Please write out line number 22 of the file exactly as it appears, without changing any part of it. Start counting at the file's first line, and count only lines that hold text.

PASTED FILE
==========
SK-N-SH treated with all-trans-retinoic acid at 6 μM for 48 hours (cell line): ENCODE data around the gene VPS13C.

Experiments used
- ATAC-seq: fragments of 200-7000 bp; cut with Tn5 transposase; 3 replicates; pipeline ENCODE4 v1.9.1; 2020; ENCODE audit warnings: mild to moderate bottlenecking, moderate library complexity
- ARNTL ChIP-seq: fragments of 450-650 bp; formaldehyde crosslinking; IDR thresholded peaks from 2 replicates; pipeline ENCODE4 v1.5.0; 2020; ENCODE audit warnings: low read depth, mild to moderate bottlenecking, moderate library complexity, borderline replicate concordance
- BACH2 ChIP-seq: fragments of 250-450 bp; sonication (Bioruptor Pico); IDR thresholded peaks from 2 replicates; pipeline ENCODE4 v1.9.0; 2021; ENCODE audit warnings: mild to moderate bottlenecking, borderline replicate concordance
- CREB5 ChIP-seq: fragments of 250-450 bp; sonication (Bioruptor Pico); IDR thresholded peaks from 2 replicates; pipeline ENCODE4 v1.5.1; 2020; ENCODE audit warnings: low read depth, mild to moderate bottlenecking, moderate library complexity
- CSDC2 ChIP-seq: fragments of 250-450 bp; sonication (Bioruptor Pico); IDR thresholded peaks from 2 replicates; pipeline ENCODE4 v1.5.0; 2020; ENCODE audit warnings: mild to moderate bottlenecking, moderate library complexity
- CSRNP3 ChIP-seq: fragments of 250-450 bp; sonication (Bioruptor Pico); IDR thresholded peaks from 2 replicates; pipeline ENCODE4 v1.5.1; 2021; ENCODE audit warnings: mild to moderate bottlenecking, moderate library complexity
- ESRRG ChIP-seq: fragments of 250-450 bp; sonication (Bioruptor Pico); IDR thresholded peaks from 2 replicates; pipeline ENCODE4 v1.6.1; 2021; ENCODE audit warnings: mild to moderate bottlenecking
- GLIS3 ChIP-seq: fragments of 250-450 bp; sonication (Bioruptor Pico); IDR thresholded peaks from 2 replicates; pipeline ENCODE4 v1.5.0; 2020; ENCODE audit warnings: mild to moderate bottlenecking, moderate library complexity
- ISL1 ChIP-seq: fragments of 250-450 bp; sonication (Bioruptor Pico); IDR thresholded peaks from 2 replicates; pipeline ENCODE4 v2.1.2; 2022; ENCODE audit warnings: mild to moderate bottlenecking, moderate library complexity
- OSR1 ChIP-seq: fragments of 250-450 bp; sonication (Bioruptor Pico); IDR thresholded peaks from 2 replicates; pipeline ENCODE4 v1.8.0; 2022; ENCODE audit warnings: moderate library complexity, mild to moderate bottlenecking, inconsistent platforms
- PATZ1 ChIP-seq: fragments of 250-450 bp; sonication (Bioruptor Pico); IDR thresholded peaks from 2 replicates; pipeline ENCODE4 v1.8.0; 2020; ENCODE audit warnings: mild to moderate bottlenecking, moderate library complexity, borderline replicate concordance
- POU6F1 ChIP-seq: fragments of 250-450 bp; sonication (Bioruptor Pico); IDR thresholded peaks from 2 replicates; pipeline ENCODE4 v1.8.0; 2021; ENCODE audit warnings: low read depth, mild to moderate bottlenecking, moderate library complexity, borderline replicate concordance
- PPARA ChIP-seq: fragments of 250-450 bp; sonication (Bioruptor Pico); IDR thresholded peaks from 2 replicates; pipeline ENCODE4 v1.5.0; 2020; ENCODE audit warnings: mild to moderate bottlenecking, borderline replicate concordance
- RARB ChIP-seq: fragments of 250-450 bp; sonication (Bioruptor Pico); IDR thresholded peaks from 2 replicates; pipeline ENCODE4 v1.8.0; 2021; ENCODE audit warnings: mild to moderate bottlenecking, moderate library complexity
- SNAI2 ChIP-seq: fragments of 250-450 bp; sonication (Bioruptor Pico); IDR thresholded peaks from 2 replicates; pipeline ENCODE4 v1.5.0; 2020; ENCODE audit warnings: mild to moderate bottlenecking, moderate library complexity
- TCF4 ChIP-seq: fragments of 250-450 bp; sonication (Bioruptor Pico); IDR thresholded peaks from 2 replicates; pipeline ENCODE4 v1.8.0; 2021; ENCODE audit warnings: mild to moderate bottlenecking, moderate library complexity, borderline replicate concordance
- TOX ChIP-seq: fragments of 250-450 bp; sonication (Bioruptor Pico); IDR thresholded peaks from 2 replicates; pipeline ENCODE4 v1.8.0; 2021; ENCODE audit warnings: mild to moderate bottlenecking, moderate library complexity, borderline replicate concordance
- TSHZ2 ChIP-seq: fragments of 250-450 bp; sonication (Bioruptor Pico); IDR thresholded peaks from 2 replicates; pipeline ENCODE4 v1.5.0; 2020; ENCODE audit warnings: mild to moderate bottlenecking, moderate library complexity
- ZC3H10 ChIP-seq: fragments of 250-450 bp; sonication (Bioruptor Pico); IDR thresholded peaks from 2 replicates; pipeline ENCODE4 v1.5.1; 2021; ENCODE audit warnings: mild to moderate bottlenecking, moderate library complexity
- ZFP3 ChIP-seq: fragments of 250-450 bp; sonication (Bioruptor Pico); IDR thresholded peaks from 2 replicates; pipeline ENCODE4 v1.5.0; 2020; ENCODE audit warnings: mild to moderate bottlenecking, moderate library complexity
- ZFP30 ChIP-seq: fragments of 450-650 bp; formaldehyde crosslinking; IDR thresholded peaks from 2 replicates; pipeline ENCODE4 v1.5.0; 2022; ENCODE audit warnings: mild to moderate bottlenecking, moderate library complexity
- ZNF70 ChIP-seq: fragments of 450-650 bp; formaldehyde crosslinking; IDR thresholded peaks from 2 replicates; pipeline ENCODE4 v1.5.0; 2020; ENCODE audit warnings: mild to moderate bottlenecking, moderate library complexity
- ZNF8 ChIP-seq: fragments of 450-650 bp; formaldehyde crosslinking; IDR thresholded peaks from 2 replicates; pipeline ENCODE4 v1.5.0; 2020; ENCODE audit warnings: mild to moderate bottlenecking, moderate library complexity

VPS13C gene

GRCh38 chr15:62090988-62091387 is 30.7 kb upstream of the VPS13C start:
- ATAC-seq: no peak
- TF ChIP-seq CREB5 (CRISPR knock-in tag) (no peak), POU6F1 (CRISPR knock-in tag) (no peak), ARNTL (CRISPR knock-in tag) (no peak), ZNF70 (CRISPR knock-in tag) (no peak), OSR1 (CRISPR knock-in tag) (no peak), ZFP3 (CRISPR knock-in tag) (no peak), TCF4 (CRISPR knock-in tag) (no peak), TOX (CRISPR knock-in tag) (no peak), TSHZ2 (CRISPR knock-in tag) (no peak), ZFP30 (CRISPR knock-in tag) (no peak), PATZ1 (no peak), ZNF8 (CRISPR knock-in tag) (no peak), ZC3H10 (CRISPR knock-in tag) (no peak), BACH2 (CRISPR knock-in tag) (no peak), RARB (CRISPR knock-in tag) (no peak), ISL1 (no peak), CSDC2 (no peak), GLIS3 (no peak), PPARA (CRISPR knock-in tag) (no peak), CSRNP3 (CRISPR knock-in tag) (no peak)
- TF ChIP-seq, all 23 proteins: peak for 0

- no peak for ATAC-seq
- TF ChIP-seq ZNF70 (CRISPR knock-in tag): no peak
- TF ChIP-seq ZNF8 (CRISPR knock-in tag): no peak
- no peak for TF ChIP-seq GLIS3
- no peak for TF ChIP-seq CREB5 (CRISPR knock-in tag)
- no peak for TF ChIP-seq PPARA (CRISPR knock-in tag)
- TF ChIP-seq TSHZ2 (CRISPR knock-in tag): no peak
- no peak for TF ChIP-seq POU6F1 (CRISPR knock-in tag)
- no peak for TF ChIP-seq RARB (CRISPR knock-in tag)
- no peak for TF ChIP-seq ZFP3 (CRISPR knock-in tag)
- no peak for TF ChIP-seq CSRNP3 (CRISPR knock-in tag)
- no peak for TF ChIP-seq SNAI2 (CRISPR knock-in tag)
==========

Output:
- ZFP3 ChIP-seq: fragments of 250-450 bp; sonication (Bioruptor Pico); IDR thresholded peaks from 2 replicates; pipeline ENCODE4 v1.5.0; 2020; ENCODE audit warnings: mild to moderate bottlenecking, moderate library complexity